Untouchable Nadal blows Berdych away

RAFAEL NADAL swatted the challenge of Tomas Berdych to claim his second Wimbledon singles title on Centre Court and rip away Roger Federer’s standing as the world’s dominant force.

In doing so he became the first man to do the French Open and Wimbledon double on more than one occasion since Bjorn Borg.

Swedish great Borg watched in admiration from the royal box, 30 years on from his fifth and last Wimbledon triumph, as the irresistible Spaniard took just over two hours to add to his 2008 title.

A 6-3 7-5 6-4 victory emphatically underlined Nadal’s position as the number one player in the world and suggested he has every chance of emulating the Swede’s achievement in claiming those coveted twin titles in consecutive years.

“If you want to play well on a surface and you are good player you find a way,” said Nadal. “To play well on grass at Wimbledon was always a dream for me and the most important thing is to believe you can do it.

“It didn’t happen since Borg but now it has happened for the last three years (as Federer achieved the feat last year).

“I know how important the grass-court season is and that is why after winning at Roland Garros I go straight to practice at Queen’s. Having the experience can help a lot.”

Nadal looked for all the world like he had grown up playing on the grass rather than the heavy red clay of Majorca as he steamrollered an opponent who had so impressively dispatched top seed Federer in the quarter-finals.

So impressive was Nadal in beating Andy Murray in the semi-finals that he was an overwhelming favourite against Berdych, despite the Czech’s consecutive wins over Federer and incoming world number two Novak Djokovic.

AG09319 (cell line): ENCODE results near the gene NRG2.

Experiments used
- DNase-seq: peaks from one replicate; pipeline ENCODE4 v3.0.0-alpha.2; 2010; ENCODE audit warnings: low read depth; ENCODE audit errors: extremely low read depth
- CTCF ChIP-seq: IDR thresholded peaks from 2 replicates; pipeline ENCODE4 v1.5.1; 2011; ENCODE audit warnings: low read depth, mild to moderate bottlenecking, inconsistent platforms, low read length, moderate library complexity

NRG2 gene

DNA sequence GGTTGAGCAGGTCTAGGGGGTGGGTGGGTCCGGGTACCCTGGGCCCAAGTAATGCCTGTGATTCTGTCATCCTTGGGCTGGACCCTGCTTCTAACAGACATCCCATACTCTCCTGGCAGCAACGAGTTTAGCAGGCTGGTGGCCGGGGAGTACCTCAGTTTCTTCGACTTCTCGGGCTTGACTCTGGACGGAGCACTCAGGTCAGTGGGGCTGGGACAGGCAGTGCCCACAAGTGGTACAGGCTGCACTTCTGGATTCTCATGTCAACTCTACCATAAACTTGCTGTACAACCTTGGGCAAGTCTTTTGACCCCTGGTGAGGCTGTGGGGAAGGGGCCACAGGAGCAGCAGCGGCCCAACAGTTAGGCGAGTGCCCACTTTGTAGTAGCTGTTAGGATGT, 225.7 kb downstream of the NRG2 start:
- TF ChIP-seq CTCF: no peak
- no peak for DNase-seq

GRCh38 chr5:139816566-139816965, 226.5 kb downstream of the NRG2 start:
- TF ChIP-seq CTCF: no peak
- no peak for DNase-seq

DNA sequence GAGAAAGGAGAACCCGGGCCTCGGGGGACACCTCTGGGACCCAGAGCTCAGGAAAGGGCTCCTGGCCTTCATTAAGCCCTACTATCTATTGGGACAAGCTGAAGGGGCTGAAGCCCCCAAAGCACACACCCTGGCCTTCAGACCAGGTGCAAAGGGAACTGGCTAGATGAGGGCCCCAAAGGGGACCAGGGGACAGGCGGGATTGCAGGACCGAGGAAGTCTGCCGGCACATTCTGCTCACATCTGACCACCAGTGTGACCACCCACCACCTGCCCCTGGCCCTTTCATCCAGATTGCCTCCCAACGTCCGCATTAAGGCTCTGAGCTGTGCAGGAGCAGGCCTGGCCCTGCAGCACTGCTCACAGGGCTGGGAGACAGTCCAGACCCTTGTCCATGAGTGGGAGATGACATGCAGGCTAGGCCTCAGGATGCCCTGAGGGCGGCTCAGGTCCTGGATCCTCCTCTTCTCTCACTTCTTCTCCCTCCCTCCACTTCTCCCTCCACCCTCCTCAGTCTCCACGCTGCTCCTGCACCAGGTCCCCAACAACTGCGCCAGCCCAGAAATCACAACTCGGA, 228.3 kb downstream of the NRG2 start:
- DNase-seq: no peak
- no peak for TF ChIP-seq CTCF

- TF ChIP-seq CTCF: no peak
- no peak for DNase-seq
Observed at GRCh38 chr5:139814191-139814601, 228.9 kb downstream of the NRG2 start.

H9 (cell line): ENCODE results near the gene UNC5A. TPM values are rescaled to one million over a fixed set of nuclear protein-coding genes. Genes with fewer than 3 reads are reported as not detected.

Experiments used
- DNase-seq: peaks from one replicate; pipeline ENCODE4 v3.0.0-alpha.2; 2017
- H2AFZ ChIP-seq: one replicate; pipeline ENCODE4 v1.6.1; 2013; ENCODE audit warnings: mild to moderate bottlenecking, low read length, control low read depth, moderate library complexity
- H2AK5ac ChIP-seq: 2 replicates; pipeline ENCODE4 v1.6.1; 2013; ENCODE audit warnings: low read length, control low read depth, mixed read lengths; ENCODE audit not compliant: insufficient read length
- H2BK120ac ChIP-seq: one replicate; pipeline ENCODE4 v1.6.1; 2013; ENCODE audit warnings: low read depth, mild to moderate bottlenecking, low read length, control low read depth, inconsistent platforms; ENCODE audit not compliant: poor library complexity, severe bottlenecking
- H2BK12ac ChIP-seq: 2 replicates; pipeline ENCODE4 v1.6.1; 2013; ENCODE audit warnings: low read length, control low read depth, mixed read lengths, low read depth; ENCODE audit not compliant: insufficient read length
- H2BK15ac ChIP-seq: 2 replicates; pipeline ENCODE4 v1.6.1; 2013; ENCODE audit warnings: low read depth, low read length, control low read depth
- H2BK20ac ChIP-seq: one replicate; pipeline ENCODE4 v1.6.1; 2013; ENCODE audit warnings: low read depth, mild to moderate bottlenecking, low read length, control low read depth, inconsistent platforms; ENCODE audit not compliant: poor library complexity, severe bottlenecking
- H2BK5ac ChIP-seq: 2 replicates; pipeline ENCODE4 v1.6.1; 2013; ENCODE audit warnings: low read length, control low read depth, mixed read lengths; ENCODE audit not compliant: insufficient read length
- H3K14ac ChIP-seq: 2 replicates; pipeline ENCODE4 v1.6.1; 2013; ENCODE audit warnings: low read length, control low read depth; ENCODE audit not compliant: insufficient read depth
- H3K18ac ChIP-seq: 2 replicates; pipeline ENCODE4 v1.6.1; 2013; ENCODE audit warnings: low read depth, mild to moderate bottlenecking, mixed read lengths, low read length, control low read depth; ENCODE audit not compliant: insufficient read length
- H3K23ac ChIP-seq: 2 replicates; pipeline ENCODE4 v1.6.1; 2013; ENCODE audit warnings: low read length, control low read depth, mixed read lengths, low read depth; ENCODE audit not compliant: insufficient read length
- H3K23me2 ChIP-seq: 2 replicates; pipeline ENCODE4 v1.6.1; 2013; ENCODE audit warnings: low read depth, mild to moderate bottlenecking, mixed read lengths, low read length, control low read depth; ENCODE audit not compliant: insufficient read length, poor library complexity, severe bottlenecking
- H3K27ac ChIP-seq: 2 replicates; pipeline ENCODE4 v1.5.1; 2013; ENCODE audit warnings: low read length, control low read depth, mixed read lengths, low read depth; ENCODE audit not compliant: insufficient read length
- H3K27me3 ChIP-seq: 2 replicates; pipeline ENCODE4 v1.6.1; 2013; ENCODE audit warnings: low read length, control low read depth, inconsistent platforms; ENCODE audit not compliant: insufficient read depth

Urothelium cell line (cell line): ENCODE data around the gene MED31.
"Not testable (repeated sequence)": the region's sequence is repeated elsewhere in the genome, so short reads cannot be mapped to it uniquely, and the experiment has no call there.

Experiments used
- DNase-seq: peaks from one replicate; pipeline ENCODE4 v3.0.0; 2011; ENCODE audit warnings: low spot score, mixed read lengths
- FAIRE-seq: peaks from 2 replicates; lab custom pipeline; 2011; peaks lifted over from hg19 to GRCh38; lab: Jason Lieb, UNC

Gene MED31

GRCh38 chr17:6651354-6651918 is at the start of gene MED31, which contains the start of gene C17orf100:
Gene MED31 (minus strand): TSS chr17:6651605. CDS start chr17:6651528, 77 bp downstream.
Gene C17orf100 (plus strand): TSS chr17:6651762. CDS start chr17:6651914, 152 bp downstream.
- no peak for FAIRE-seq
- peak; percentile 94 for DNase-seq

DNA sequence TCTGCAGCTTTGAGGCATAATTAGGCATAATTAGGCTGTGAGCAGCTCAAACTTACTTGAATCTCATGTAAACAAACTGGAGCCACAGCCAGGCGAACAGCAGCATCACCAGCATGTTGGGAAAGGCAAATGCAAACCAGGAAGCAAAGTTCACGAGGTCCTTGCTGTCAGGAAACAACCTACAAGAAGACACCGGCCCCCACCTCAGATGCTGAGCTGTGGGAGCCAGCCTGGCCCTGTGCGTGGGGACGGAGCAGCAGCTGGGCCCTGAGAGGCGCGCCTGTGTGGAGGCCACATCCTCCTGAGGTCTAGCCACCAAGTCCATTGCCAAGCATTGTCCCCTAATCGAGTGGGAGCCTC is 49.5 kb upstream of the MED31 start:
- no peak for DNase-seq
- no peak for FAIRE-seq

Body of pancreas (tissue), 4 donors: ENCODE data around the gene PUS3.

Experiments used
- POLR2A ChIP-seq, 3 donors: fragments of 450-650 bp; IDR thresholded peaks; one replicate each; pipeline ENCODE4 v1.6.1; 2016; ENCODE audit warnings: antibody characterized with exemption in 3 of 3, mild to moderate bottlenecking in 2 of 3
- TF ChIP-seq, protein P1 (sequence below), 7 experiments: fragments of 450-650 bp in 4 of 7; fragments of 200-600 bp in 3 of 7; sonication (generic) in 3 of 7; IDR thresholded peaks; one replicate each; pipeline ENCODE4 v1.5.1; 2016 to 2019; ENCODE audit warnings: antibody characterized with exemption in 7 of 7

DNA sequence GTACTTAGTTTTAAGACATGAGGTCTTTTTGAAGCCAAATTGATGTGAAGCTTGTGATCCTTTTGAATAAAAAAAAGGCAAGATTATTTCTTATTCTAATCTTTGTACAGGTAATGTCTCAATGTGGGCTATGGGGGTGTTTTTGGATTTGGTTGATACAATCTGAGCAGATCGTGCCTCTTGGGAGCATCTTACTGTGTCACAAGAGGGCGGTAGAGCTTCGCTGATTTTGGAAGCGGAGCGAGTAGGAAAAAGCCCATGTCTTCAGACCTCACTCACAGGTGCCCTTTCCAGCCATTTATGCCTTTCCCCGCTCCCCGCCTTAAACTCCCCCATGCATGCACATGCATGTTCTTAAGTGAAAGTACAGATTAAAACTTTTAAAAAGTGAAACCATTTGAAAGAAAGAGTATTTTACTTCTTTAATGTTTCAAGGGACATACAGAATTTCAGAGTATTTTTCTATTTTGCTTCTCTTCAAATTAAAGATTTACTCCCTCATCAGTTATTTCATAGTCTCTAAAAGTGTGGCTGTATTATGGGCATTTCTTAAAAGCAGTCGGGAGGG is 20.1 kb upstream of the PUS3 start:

The gangly Czech, the first men’s finalist from his nation since Ivan Lendl lost the 1987 final to Pat Cash, started solidly enough, holding his first service game to love and fighting through the first six games unscathed.

Yet like a champion boxer in the other corner, Nadal coiled on the baseline preparing to pounce on his opponent’s slightest weakness. Berdych wobbled on serve at 3-3 and Nadal duly whizzed a winning return to take the first set’s crucial break.

Berdych did his best to bounce back at the start of the second set, fashioning three break points in a 10-minute game but ultimately again coming off second best.

In a match entirely bereft of anything resembling serve-and-volley tennis, Berdych’s bid to match Nadal from the back-court looked an impotent strategy, riddled as it was with the unforced errors that would once more cost him dear.

Three of them were flung off his racket at 6-5 and, just as he had so ruthlessly against Andy Murray in the semi-final, Nadal seized his chance to take the set and effectively end any hope Berdych had of forcing his way back into the match.

Berdych had an all-too-rare break point chance on the Nadal serve in the third game of the third set, but met it with a weak netted backhand.

The final blow was delivered by Nadal when a battered Berdych served to stay in the match at 5-4 down and flayed a forehand long to give the Spaniard a Championship point.

With the match clock showing two hours and 12 minutes, Nadal issued his final, ferocious cross-court forehand of the fortnight, sinking to his back before performing an unexpected forward roll and saluting the crowd.

Berdych admitted: “The biggest difference between us was when he got the chance he took it. He gave me chances in the second and third sets and I couldn’t make the break. It just shows how strong he is.”

Jurgen Melzer and Philipp Petzschner won their first grand slam title in emphatic fashion with a straight-sets victory over Horia Tecau and Robert Lindstedt in the men’s doubles final on Centre Court.

The Austrian-German partnership were unseeded but defeats for top-ranked pairs Daniel Nestor and Nenad Zimonjic, and Bob and Mike Bryan earlier in the tournament opened the door.

Melzer and Petzschner, who won their first title together in Zagreb earlier this year, raced out of the blocks, winning the first set easily before edging two much closer sets to run out 6-1 7-5 7-5 winners.

India’s Leander Paes and Zimbabwe’s Cara Black won their first Wimbledon title together last night with a 6-4 7-6 (7/5) victory over Wesley Moodie and Lisa Raymond in the mixed doubles final.

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